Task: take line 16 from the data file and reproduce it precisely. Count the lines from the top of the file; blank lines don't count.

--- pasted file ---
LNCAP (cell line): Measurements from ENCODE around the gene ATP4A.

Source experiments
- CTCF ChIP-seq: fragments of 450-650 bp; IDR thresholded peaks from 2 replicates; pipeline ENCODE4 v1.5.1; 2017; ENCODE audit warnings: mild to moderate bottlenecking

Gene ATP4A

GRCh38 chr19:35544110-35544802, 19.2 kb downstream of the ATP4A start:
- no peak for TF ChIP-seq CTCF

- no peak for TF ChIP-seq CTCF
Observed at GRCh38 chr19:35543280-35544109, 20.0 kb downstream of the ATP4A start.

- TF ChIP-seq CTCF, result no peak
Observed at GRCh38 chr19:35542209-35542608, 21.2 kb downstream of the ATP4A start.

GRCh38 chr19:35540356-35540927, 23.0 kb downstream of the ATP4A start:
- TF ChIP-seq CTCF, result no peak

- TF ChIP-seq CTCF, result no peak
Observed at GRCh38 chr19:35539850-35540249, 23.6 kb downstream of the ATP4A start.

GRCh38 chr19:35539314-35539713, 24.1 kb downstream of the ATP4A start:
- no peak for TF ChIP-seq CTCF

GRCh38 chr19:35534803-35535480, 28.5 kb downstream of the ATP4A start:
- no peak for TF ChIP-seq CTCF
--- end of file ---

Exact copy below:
- no peak for TF ChIP-seq CTCF